Why they will probably not respond well to either logic or emotion
The addict or alcoholic who is stuck deep in denial will not respond to logic or emotion. This is because they are pretty much miserable and they believe that they only way that they can have even a tiny sliver of happiness in their life is with their drug of choice. So your suggestion that they go to rehab and embrace total abstinence is like a huge slap in the face to them. The addict really believes that the only path in life for them is one where they continue to self medicate. They cannot see any other way to live and be happy. They don’t believe that they would ever be happy in sobriety. This is why they will not respond well to arguments based on logic or emotion. None of that stuff works because they are trapped in their own world of misery, and the only thing that can help them (they believe) is their drug of choice.
Therefore the solution is to use an indirect approach and allow them to find their own point of surrender. They will surrender when they get miserable enough. Their point of surrender is based on the idea that eventually they will get overwhelmed with enough misery in their life. Addicts and alcoholics who have surrendered will say it like this: “I just got sick and tired of being sick and tired, so I finally surrendered and asked for help.” It was not a breakthrough in logic–it was not that they suddenly realized that they could get sober and then be happier. It was not a breakthrough in emotion either. Rather what happened is that the person was finally overwhelmed with enough misery and chaos in their life, and they suddenly got a glimpse into the future (this is the moment of clarity) in which they see that they are stuck in an endless cycle, and that they are never going to really be happy in the future if they keep chasing happiness with their drug of choice. It is not that they see an opportunity to be happy, it is rather that they realize that they are on a path of perpetual misery.
Therefore your job as an outsider who is trying to help this person is to never deny them their misery. You don’t have to try to make them unhappy–that is not your role. Your job is to simply stop enabling them and never deny them of the misery that they create for themselves. Don’t rescue them from their misery. Simply step back and allow them to experience the negative consequences that they create on their own.
They are not going to have a revelation while talking to you about how they should go get help. What will happen is that they will be alone, and miserable, and they will come to the realization that they are on a path of misery. This is how they will surrender eventually–when they are face to face with their own problems, with their own misery, with their own self.
If you are constantly fighting or arguing with the addict then it just gives them an out. It gives them a way to put the finger on someone else. You need to deliberately take that option away from them. This will force them to look at themselves at some point, to realize that their problems are of their own making.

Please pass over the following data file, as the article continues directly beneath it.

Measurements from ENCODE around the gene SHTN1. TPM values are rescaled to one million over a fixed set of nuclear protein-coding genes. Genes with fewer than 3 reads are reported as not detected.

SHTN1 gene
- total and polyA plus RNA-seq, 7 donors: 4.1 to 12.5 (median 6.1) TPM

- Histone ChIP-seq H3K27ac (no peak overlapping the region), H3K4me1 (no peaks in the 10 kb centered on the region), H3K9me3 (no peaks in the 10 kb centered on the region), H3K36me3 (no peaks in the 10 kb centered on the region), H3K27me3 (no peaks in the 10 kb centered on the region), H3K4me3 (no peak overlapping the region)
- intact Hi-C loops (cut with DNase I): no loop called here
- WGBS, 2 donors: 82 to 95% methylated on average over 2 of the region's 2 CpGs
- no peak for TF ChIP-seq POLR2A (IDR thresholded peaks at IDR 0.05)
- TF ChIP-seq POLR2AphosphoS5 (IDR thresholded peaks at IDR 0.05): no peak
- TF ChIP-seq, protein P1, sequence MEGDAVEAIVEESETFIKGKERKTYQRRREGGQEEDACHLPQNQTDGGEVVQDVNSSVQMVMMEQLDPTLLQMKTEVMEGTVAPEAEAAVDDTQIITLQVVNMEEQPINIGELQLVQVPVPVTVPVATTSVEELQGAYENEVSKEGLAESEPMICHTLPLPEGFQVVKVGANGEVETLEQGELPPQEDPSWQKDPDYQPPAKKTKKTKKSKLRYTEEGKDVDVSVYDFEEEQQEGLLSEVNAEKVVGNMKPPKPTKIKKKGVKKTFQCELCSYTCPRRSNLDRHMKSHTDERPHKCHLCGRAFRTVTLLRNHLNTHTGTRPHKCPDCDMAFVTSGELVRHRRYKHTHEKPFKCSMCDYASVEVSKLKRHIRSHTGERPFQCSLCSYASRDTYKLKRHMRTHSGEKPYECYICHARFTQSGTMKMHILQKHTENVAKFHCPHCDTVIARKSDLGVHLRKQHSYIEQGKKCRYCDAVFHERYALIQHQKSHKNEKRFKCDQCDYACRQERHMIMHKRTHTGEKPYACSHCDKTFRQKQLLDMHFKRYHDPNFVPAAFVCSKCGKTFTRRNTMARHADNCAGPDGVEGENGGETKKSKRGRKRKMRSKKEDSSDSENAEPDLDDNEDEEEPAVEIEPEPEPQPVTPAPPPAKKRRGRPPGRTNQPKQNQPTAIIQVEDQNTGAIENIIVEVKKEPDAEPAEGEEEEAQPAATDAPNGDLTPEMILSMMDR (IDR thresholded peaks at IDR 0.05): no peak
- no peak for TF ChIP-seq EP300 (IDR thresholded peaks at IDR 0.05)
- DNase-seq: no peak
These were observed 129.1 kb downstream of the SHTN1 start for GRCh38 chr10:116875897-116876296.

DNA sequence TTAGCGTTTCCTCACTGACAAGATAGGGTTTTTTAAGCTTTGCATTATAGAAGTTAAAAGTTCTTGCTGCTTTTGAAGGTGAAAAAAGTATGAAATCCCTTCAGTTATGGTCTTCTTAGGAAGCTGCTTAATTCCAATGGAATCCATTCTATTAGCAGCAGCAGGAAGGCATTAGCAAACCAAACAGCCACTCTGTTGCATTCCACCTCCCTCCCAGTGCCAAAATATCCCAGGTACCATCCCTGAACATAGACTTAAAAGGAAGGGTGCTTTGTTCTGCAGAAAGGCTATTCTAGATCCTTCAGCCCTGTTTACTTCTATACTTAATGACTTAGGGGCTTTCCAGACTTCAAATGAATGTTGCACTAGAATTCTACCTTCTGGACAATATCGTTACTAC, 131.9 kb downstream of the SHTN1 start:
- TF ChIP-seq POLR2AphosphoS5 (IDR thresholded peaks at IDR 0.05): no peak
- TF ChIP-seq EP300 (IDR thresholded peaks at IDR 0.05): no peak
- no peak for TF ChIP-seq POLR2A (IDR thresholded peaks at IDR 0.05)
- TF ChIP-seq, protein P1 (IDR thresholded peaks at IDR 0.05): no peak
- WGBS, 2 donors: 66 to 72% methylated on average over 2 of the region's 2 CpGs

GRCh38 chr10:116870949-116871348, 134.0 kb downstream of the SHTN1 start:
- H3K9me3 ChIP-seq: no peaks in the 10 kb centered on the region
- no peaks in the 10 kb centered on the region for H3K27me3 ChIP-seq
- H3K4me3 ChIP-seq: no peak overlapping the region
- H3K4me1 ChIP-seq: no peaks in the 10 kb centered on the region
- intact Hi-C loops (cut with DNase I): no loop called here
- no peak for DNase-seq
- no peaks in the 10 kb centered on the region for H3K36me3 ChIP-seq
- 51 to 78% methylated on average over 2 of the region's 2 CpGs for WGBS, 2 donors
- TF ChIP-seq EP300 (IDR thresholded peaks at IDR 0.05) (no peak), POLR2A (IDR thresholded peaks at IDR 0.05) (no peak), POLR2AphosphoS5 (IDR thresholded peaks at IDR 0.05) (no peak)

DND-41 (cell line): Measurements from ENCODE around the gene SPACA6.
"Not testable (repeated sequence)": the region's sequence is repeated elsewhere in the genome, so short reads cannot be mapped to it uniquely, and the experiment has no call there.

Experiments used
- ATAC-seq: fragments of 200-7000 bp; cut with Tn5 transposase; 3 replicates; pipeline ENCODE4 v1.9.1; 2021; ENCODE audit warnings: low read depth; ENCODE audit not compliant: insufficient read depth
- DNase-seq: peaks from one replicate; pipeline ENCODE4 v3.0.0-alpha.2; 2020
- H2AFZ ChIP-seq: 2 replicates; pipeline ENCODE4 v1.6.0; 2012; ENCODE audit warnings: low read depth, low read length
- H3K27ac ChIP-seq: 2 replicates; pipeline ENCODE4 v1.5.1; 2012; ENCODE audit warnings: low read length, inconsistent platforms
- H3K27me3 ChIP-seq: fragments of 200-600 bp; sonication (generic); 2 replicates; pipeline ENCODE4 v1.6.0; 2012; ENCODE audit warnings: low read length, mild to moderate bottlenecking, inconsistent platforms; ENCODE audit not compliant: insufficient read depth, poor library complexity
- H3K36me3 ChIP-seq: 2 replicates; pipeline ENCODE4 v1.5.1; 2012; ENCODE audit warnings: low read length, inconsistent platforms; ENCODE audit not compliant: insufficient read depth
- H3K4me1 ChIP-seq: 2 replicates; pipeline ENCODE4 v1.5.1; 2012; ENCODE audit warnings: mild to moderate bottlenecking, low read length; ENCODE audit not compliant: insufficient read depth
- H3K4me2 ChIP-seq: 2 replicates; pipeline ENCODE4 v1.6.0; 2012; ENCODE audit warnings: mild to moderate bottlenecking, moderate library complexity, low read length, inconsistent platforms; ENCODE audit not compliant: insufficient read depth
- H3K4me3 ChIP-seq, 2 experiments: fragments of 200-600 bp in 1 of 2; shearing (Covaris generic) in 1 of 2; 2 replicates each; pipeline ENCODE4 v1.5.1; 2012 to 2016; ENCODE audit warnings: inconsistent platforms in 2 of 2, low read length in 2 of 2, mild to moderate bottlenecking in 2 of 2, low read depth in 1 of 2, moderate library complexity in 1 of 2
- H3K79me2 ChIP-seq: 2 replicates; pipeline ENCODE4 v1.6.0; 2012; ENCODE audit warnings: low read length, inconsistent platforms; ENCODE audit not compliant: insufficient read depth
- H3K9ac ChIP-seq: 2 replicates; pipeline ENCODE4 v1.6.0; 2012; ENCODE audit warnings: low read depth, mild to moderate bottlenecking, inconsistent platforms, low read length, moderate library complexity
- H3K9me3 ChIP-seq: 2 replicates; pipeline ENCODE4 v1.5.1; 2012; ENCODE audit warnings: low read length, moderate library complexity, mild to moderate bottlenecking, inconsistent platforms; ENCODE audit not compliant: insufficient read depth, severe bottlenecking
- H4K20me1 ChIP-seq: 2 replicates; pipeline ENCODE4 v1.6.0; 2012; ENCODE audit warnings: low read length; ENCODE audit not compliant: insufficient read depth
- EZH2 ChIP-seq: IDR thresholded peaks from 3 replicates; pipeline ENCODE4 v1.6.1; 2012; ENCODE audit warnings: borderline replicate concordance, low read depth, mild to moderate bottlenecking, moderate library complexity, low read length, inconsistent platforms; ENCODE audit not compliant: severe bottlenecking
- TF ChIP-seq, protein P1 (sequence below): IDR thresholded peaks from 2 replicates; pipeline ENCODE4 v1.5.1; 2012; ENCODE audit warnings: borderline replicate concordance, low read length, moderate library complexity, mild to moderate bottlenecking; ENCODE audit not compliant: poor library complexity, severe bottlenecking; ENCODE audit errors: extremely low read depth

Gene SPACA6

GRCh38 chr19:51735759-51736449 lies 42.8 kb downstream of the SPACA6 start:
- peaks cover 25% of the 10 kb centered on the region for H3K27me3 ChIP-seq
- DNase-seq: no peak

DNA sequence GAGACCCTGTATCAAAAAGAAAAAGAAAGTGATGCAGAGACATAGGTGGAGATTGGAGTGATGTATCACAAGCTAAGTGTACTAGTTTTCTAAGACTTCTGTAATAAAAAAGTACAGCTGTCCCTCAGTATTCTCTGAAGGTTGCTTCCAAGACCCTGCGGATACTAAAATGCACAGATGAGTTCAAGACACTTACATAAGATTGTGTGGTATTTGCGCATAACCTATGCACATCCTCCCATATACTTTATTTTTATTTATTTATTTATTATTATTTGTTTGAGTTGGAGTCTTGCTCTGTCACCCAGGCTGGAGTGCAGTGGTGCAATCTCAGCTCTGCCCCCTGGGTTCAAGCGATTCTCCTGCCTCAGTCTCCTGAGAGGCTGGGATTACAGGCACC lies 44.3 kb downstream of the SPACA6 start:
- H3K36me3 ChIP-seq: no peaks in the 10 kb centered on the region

This happened to me in my own journey when my friends and family were on vacation at one point. I was forced to realize that I was the problem, that my unhappiness was not their fault (because they were gone on vacation, I could not point the finger of blame on them suddenly) and so I had to look at myself. I had to say to myself “Is this not what I wanted, to be alone with my drug of choice, and yet here I am miserable and unhappy?” I had convinced myself that these other people in my life were the source of my unhappiness. But when they all stepped away from me, I had to realize the truth, and take a look at myself. I could not avoid doing this.
And this is what will happen to the addict or alcoholic in your life if everyone involved practices the principles outlined in this article. Unfortunately everyone has to be in on it or the addict will have a way to avoid looking at themselves. It is only after everyone in their life stops enabling them that they will be forced to realize that their problems really are based on their addiction, and that there is nothing in that future but more misery and chaos.
What about an intervention?
Probably not worth it in most cases, though that is certainly debatable.
My biggest problem with a formal intervention is that it does not really have anything to do with surrender.
The success or failure of a struggling addict is not really based on the professional help that they receive–instead it is only based on their level of surrender. There is a difference. This looks confusing from the outside though because people who surrender fully are willing to go get professional help.
The problem is that someone who has NOT surrendered may still agree to go to treatment (I did exactly that at least twice). In that case they will not stay clean and sober, but instead will simply go to rehab for a short time and then relapse.
The intervention may force someone into treatment but it does not ever force a person to fully surrender, and that is what the truly important thing is.
That said, if someone is already at the breaking point, an intervention may push them to take action. But in that case I believe they would have agreed to take action without a full scale intervention as well.